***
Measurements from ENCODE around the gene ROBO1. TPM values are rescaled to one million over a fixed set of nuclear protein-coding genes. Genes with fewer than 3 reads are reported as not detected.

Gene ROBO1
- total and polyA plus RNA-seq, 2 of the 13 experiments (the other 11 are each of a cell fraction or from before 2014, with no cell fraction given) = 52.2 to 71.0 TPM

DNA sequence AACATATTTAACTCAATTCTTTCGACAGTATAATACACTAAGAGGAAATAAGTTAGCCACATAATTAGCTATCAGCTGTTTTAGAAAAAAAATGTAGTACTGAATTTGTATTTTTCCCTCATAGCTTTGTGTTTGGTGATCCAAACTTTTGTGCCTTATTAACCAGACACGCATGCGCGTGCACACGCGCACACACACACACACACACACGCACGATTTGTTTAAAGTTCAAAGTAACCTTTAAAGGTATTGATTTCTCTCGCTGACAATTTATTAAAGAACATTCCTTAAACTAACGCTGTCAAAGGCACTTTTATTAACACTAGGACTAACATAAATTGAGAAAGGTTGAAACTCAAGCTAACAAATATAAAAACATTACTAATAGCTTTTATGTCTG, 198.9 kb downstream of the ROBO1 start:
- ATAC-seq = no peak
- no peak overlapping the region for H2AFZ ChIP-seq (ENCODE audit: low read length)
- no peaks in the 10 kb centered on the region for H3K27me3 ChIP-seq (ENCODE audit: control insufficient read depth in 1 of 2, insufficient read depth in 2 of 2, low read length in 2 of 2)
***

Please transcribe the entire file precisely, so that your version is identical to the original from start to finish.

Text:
Measurements from ENCODE around the gene ROBO1. TPM values are rescaled to one million over a fixed set of nuclear protein-coding genes. Genes with fewer than 3 reads are reported as not detected.

Gene ROBO1
- total and polyA plus RNA-seq, 2 of the 13 experiments (the other 11 are each of a cell fraction or from before 2014, with no cell fraction given) = 52.2 to 71.0 TPM

DNA sequence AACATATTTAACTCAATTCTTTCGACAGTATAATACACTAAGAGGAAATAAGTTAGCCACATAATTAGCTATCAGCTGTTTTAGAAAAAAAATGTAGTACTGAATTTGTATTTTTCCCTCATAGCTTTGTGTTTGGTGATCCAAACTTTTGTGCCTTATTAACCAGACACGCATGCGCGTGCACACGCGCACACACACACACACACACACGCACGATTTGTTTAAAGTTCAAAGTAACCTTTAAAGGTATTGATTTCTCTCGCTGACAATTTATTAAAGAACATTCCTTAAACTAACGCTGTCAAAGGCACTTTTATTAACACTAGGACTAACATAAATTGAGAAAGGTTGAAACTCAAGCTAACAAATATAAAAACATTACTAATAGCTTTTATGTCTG, 198.9 kb downstream of the ROBO1 start:
- ATAC-seq = no peak
- no peak overlapping the region for H2AFZ ChIP-seq (ENCODE audit: low read length)
- no peaks in the 10 kb centered on the region for H3K27me3 ChIP-seq (ENCODE audit: control insufficient read depth in 1 of 2, insufficient read depth in 2 of 2, low read length in 2 of 2)